Protesters disrupt MIPIM property fair

Reports that housing protesters have disrupted the MIPIM UK property exhibition in London feature in today's newspaper round-up.

The Guardian reports that the event "was billed as the ultimate ‘property marketplace’, a high-profile networking event for investors, developers and local authorities to broker big deals, but the first day of the MIPIM UK conference in Olympia, west London ended in a police lockdown". The newspaper says that protesters "forced organisers to close the gates and one conference delegate was arrested on suspicion of assault as tensions spilled over".

The Telegraph reports that, speaking at the event, London mayor Boris Johnson "defended the injection of overseas wealth into the London housing market and rubbished ‘xenophobic left wing commentators’ who want to ‘fight them off with pitch forks’".

The Financial Times (subscription required) reports that small and medium-sized businesses "are finding it increasingly hard to make a living in London because of high property costs". The newspaper says that research by the Federation of Small Businesses "found the capital compares poorly with international peers when it comes to creating favourable conditions for the 99 per cent of UK companies, which employ 14m people. London comes in 18th of 24 in its Small Business Cities Burden Index, below places such as New York, Dublin and Tokyo".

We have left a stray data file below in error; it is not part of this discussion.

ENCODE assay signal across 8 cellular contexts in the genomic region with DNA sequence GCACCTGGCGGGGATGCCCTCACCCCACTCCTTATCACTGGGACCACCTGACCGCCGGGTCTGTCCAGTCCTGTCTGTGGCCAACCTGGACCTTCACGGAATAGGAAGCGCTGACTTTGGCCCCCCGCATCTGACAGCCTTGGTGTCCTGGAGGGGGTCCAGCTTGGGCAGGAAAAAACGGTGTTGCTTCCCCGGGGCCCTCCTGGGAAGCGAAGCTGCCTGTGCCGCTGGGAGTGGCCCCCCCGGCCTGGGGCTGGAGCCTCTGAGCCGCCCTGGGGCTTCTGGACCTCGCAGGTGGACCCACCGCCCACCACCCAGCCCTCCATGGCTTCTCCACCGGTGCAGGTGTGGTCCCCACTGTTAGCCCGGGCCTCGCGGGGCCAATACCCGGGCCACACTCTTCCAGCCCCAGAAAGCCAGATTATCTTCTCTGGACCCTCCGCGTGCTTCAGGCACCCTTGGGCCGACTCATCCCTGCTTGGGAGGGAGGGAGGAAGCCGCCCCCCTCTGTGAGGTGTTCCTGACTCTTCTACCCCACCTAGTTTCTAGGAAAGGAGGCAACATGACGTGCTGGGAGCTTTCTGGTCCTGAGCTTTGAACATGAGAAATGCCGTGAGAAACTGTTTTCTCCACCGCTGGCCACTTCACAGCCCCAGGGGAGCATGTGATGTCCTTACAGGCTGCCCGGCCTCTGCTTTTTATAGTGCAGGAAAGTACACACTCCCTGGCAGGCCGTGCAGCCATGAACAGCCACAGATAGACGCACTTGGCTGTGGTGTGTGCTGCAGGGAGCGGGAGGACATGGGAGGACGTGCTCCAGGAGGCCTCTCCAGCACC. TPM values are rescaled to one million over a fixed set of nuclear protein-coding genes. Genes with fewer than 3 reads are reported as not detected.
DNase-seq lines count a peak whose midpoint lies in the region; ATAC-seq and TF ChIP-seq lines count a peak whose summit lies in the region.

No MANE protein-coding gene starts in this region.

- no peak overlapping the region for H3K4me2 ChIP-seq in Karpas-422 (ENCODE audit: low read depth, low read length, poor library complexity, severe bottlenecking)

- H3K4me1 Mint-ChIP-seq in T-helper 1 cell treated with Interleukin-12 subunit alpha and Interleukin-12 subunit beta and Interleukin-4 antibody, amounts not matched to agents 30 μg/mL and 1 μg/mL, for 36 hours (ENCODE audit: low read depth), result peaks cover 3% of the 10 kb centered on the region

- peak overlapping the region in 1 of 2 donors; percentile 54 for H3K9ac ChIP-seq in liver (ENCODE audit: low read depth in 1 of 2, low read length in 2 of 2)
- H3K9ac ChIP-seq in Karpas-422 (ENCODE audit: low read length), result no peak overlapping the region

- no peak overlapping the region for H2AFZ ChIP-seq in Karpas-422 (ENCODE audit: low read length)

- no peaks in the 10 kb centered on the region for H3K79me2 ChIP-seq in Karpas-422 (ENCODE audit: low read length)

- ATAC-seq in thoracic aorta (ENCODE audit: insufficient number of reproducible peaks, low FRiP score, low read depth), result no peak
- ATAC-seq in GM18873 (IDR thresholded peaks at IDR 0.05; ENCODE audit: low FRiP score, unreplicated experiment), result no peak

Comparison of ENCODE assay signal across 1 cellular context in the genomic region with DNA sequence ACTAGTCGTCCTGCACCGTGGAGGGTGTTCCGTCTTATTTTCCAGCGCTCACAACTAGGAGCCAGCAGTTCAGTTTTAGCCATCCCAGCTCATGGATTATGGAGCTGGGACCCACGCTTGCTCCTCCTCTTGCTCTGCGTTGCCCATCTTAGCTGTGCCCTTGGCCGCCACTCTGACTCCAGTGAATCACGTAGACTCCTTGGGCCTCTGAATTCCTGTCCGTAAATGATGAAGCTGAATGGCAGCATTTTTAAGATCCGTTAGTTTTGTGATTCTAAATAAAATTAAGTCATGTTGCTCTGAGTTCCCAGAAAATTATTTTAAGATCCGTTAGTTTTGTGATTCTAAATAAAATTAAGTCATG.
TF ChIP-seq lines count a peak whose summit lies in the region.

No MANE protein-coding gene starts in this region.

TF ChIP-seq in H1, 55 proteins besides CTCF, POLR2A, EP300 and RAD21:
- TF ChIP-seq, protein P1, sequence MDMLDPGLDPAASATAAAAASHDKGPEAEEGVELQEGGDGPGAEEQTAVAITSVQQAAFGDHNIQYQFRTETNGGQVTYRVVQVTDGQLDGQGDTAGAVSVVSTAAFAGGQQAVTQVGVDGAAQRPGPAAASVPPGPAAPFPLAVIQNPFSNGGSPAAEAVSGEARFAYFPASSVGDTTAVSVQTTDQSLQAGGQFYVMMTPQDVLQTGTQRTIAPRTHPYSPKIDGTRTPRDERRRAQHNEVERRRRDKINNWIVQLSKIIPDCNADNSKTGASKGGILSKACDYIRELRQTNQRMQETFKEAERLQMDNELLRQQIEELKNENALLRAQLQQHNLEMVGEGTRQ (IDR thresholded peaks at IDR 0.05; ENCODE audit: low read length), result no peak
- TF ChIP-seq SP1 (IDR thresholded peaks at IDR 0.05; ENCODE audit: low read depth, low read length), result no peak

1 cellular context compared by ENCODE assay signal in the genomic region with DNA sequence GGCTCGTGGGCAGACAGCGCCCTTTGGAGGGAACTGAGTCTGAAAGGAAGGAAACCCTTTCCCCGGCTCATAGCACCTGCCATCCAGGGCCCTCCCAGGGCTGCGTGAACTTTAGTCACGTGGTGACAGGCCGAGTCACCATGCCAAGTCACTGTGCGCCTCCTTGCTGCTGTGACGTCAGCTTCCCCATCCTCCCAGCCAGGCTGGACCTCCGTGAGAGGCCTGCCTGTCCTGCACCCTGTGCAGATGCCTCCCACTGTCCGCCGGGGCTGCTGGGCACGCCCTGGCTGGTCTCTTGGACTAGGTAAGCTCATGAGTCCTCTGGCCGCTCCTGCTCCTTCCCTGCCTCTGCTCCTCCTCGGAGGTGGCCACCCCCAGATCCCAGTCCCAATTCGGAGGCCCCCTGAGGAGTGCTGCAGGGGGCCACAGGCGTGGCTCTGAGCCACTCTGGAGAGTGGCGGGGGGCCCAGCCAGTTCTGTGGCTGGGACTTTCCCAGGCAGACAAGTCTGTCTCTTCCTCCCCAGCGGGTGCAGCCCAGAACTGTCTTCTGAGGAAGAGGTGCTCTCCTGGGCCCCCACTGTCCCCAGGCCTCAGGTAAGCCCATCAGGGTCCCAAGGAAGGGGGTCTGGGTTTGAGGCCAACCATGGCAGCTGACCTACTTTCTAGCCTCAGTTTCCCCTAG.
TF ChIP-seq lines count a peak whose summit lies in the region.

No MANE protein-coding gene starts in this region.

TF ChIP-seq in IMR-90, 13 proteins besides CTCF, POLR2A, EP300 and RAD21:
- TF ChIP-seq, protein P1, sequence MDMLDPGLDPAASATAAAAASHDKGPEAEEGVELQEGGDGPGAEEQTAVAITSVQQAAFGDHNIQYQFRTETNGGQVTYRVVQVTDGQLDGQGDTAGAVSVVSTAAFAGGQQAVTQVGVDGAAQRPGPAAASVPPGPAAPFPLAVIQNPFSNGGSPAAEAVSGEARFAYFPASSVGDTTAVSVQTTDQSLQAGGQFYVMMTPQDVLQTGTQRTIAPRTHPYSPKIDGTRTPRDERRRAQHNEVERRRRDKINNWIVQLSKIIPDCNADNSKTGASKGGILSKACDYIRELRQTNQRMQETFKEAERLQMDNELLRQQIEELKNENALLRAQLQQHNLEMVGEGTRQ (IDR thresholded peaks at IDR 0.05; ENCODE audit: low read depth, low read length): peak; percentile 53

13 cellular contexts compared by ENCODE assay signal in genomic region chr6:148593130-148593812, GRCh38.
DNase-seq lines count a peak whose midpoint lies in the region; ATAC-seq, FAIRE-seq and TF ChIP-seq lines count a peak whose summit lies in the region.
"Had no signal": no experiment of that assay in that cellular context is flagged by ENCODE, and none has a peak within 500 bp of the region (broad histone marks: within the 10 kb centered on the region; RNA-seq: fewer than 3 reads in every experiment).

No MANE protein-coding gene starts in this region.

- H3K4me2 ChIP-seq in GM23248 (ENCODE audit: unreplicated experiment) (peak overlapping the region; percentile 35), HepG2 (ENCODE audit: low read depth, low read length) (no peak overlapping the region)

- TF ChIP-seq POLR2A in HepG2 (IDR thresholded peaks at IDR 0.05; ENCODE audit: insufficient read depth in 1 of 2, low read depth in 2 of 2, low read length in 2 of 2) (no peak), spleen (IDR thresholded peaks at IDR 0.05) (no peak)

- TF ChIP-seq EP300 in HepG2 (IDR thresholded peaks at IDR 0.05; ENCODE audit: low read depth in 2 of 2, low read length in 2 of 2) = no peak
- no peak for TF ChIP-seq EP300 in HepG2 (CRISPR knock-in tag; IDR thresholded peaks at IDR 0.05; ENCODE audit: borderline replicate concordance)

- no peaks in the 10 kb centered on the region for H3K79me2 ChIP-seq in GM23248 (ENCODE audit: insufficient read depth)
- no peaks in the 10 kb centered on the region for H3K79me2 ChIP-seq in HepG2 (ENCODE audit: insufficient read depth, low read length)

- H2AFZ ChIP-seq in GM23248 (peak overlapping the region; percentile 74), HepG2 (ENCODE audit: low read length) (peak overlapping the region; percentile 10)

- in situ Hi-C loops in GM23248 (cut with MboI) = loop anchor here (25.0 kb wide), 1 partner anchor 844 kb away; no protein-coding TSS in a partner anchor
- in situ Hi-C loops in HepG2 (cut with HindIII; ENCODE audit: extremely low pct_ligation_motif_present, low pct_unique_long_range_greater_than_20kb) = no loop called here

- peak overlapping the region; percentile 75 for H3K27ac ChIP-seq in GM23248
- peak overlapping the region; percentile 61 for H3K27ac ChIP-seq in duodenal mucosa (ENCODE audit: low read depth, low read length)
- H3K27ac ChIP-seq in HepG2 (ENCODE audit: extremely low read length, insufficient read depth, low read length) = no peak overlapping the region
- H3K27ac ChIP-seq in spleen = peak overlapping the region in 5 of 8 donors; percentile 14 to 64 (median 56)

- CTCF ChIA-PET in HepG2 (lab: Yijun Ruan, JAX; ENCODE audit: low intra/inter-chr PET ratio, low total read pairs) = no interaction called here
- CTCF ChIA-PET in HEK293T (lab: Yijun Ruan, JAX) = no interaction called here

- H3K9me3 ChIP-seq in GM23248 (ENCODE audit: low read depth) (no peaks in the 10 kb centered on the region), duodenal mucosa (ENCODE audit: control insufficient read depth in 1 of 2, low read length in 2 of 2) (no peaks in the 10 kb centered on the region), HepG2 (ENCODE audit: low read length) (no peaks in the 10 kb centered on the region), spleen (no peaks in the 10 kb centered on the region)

The Financial Times (subscription required) also reports that "heat is flowing from the UK’s first deep geothermal test well in 20 years, aimed at establishing the renewable energy source as a viable component of the country’s low-carbon economy". The newspaper says that the chief executive of the company behind the operation "argues that hundreds of onshore oil and gas wells already drilled in Britain during recent decades – and perhaps hundreds more if fracking develops – could be used as low-cost conduits of geothermal energy rather than being plugged and abandoned".

The Guardian reports that an "unrestrained global fracking boom that unleashes plentiful and cheap gas will not tackle global warming by replacing coal and cutting carbon emissions, according to a comprehensive analysis that takes into account the impact on the rest of the energy supply". The newspaper says that an analysis published in the journal Nature "shows that a gas boom would cut energy prices, squeezing out renewable energy, and is likely to actually increase overall carbon emissions. The researchers conclude that only new interventions, such as a long-sought international climate change deal or significant global price on carbon pollution, would be effective in tackling warming".

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